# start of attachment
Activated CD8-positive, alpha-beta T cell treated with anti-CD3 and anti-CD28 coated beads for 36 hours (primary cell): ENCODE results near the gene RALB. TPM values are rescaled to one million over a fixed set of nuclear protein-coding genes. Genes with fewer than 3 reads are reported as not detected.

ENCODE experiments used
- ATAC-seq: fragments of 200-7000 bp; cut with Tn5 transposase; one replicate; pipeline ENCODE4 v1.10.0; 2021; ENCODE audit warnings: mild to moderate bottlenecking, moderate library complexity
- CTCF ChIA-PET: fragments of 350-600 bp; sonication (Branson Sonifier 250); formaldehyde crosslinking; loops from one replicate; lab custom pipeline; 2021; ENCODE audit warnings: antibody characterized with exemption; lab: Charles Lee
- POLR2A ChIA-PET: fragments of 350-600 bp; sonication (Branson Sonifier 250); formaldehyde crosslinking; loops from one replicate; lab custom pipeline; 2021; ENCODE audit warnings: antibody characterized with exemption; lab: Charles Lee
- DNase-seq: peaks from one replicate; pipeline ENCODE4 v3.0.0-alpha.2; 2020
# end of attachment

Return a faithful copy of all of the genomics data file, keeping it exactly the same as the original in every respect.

Activated CD8-positive, alpha-beta T cell treated with anti-CD3 and anti-CD28 coated beads for 36 hours (primary cell): ENCODE results near the gene RALB. TPM values are rescaled to one million over a fixed set of nuclear protein-coding genes. Genes with fewer than 3 reads are reported as not detected.

ENCODE experiments used
- ATAC-seq: fragments of 200-7000 bp; cut with Tn5 transposase; one replicate; pipeline ENCODE4 v1.10.0; 2021; ENCODE audit warnings: mild to moderate bottlenecking, moderate library complexity
- CTCF ChIA-PET: fragments of 350-600 bp; sonication (Branson Sonifier 250); formaldehyde crosslinking; loops from one replicate; lab custom pipeline; 2021; ENCODE audit warnings: antibody characterized with exemption; lab: Charles Lee
- POLR2A ChIA-PET: fragments of 350-600 bp; sonication (Branson Sonifier 250); formaldehyde crosslinking; loops from one replicate; lab custom pipeline; 2021; ENCODE audit warnings: antibody characterized with exemption; lab: Charles Lee
- DNase-seq: peaks from one replicate; pipeline ENCODE4 v3.0.0-alpha.2; 2020